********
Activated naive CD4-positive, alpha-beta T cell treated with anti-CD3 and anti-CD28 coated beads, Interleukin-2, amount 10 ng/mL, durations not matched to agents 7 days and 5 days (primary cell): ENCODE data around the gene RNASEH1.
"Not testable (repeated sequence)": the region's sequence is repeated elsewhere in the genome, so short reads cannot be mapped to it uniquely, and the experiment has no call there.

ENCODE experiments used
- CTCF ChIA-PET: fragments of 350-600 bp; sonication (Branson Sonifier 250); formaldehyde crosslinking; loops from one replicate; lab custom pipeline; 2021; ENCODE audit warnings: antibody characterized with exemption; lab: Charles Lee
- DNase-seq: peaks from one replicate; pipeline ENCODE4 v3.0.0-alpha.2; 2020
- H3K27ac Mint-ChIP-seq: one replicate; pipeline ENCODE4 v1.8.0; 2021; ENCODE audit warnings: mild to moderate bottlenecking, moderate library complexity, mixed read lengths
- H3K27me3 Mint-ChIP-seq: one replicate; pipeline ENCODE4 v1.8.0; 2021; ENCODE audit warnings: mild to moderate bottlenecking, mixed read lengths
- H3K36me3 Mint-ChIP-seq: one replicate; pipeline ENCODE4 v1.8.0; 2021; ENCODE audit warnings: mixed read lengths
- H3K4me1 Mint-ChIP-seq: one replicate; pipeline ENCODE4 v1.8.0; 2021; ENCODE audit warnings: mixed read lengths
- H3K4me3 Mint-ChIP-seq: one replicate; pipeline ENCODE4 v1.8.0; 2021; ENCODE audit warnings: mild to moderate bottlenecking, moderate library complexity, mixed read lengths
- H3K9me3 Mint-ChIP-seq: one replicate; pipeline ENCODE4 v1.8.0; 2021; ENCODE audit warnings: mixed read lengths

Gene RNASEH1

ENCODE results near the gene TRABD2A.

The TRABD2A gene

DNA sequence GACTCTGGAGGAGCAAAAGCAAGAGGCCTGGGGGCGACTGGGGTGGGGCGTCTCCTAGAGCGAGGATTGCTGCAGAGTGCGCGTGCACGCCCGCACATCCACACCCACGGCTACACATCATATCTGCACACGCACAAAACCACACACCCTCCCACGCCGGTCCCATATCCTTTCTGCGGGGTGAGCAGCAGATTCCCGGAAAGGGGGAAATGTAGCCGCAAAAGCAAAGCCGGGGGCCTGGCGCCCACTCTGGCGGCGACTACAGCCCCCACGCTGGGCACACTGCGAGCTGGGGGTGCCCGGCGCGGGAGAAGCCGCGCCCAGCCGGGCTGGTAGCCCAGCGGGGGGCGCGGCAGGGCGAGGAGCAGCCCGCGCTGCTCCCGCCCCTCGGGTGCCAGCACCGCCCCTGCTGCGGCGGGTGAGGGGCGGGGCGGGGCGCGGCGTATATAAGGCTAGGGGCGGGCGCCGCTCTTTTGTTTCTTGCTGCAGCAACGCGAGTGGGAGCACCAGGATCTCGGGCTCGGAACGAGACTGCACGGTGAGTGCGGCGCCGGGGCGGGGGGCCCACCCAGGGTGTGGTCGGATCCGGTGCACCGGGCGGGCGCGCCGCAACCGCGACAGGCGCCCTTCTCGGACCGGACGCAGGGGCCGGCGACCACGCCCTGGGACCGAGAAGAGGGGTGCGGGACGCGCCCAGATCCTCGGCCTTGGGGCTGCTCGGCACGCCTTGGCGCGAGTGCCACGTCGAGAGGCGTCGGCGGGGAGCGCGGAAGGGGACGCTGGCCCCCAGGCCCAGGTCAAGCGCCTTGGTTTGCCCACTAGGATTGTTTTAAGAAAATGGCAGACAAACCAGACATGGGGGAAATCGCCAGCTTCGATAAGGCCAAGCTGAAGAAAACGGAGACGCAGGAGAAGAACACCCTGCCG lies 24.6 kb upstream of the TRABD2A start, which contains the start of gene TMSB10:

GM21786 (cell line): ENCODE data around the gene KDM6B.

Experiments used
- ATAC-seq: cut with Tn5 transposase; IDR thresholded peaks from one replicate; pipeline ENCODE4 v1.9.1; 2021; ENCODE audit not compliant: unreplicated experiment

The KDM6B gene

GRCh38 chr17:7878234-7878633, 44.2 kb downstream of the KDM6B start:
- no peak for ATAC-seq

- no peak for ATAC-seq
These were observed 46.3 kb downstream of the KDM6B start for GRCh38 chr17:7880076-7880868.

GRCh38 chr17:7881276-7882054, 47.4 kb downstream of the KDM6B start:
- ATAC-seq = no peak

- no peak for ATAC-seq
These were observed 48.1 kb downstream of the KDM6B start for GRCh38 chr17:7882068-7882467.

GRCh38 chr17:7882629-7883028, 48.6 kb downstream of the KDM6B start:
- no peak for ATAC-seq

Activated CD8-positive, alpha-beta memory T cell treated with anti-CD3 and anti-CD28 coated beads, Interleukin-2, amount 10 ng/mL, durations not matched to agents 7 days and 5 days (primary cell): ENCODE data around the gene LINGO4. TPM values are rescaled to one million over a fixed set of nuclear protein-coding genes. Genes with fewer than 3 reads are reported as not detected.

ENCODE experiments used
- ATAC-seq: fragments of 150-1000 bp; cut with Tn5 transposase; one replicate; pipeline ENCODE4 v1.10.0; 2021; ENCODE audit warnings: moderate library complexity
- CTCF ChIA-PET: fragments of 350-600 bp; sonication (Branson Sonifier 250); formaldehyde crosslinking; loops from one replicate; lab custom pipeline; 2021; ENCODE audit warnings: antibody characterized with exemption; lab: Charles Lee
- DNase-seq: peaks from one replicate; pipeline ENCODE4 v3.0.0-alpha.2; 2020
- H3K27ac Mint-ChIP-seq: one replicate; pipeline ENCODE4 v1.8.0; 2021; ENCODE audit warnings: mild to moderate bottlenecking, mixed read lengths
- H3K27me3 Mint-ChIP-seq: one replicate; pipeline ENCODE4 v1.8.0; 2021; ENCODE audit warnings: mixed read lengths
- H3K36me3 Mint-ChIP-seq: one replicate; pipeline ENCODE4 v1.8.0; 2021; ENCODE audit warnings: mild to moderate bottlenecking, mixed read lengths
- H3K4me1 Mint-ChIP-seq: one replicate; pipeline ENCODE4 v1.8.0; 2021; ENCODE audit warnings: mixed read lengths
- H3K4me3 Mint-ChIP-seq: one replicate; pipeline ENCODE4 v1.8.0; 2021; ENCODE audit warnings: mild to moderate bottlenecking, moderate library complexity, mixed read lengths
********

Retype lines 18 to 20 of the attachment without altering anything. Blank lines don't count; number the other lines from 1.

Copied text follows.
- ATAC-seq: cut with Tn5 transposase; IDR thresholded peaks from one replicate; pipeline ENCODE4 v1.9.1; 2021; ENCODE audit not compliant: unreplicated experiment

The KDM6B gene

GRCh38 chr17:7878234-7878633, 44.2 kb downstream of the KDM6B start: